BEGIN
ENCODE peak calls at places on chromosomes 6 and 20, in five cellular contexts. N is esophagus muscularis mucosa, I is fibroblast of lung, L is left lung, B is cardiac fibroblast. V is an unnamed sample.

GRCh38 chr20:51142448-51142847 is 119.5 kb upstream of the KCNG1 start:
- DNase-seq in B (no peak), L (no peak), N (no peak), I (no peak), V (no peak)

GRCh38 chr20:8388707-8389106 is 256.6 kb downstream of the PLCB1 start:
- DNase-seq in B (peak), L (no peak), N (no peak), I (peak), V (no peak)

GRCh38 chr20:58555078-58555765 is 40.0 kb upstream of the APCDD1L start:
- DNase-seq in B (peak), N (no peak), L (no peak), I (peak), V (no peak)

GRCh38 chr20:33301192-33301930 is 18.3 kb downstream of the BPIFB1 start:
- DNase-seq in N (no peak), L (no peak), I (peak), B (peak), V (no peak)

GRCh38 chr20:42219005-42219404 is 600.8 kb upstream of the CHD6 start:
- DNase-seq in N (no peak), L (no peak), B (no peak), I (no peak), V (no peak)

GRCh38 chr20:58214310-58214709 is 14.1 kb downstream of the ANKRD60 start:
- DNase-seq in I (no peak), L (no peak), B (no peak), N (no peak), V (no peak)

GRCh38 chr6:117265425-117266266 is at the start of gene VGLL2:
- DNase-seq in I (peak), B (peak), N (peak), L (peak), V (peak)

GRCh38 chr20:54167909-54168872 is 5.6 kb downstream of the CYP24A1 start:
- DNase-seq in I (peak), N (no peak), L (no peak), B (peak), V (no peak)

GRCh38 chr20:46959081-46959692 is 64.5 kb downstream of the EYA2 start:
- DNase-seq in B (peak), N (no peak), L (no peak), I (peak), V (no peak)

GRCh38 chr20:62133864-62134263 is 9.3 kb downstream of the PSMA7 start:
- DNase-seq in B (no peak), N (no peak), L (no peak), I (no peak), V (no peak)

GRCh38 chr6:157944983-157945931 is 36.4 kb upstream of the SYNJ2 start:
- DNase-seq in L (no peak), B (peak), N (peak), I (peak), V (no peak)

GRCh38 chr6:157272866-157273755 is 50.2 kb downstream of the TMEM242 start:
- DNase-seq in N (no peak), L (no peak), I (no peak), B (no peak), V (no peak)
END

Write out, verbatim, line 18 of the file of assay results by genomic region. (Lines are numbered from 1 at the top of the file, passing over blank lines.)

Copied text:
GRCh38 chr20:46959081-46959692 is 64.5 kb downstream of the EYA2 start: